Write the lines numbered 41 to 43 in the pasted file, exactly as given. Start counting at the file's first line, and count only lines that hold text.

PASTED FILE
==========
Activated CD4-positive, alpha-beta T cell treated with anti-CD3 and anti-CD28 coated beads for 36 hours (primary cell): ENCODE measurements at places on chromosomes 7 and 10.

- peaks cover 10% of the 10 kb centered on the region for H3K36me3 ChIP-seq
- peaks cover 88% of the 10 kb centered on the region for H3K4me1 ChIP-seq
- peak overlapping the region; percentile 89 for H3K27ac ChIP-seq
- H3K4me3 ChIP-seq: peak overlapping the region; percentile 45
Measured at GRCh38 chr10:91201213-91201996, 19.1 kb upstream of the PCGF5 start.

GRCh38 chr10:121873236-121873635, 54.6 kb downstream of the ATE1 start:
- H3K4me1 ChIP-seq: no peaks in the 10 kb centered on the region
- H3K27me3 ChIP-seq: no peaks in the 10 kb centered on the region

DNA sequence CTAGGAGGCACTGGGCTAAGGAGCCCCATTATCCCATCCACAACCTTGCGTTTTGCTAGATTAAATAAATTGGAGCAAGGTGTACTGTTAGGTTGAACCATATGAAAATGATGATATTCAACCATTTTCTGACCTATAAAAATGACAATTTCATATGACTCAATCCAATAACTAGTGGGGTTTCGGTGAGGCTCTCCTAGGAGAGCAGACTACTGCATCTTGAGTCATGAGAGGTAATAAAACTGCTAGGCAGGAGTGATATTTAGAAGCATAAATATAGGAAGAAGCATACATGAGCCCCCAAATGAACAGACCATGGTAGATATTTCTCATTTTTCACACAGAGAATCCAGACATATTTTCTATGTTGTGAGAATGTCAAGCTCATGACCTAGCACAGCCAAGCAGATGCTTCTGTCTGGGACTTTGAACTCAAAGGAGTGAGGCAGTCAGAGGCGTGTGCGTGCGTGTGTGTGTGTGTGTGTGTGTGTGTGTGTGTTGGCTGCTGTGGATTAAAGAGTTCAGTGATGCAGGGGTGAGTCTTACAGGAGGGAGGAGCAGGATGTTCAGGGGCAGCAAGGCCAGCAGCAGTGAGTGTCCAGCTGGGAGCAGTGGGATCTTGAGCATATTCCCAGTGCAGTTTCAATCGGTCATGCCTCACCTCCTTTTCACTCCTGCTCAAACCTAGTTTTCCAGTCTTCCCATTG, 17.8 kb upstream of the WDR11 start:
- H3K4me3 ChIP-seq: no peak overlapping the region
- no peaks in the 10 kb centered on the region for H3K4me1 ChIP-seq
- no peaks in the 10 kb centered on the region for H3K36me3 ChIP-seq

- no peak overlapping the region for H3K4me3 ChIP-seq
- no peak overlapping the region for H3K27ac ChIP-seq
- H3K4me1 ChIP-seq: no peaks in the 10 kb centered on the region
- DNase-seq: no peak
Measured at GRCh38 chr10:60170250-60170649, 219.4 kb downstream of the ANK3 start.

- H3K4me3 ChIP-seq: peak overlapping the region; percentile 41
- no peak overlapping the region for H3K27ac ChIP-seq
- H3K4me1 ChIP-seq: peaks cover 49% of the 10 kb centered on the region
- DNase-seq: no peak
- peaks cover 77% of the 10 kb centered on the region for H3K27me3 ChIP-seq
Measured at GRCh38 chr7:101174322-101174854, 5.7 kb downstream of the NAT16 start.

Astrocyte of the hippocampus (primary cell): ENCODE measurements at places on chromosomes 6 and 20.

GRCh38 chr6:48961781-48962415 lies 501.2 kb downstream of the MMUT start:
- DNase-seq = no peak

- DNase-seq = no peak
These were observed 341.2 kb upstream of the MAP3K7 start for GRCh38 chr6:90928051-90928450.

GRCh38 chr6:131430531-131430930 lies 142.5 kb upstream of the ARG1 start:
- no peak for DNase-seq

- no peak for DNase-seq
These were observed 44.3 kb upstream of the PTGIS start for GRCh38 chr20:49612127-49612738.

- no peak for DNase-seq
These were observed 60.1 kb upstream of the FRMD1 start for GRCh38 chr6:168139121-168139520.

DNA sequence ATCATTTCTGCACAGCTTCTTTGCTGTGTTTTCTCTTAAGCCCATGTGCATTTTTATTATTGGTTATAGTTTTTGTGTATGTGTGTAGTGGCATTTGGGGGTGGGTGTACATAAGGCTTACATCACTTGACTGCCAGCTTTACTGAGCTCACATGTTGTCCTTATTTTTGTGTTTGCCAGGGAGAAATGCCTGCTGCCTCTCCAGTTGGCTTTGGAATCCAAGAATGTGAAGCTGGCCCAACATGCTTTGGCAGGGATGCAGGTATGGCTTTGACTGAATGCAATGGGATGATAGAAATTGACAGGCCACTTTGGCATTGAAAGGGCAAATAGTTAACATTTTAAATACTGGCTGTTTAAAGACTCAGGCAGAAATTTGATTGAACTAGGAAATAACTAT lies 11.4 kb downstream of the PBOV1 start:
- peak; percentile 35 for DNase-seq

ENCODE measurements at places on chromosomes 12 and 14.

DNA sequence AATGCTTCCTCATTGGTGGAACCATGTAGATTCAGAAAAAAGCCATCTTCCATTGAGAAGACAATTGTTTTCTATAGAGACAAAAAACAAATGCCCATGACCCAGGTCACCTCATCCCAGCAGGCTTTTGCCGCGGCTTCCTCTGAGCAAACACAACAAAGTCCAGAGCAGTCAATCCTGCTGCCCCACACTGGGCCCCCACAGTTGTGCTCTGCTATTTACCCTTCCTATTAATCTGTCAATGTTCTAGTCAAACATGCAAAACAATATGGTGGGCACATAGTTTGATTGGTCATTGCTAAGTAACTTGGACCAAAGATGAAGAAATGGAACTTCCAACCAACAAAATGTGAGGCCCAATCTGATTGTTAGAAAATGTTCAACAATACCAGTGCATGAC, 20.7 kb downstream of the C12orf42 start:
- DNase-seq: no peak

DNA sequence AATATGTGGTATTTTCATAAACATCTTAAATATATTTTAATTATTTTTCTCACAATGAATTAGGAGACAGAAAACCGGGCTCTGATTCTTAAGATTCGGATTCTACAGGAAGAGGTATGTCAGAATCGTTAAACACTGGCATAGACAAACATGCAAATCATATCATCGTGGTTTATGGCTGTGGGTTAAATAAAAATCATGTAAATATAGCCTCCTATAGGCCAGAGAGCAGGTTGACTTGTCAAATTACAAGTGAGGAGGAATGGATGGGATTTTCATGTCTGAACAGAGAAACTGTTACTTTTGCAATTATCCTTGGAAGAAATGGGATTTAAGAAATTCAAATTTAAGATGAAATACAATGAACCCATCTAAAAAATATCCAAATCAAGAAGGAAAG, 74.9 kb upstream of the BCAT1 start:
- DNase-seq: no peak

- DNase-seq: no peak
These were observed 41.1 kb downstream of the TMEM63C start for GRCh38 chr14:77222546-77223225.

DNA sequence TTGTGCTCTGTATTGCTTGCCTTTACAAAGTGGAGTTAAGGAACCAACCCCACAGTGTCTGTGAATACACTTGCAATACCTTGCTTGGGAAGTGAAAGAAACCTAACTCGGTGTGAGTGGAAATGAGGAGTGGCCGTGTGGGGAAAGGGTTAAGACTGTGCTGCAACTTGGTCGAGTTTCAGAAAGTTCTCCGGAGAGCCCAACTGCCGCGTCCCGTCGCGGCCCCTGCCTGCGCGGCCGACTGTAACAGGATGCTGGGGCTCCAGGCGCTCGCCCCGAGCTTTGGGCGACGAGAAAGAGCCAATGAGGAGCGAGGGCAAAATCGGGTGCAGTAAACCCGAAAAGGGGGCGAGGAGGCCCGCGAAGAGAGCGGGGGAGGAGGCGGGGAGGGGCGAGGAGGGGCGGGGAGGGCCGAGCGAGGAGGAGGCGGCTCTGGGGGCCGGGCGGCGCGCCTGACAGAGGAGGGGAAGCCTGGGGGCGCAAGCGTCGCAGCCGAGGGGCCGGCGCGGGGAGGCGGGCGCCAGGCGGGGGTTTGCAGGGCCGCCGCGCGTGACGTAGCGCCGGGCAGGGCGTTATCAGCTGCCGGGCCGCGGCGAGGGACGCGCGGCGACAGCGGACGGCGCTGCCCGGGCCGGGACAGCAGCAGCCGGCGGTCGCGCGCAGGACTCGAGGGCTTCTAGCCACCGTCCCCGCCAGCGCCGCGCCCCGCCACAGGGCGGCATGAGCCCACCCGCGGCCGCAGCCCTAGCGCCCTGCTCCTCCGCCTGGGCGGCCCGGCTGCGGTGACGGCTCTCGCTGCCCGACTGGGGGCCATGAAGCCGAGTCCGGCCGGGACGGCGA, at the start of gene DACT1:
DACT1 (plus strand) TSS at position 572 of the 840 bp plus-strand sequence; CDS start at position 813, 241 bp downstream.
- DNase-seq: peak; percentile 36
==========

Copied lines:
DNA sequence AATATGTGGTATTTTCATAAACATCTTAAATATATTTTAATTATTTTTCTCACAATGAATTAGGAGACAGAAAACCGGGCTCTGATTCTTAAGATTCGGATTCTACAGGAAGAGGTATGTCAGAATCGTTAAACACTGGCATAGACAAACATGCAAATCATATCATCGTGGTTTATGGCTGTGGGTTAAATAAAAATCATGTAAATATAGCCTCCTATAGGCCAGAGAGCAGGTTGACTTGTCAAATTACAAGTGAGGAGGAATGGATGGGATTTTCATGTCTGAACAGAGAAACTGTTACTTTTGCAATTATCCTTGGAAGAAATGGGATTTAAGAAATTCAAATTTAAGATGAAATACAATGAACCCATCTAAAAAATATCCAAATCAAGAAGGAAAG, 74.9 kb upstream of the BCAT1 start:
- DNase-seq: no peak

- DNase-seq: no peak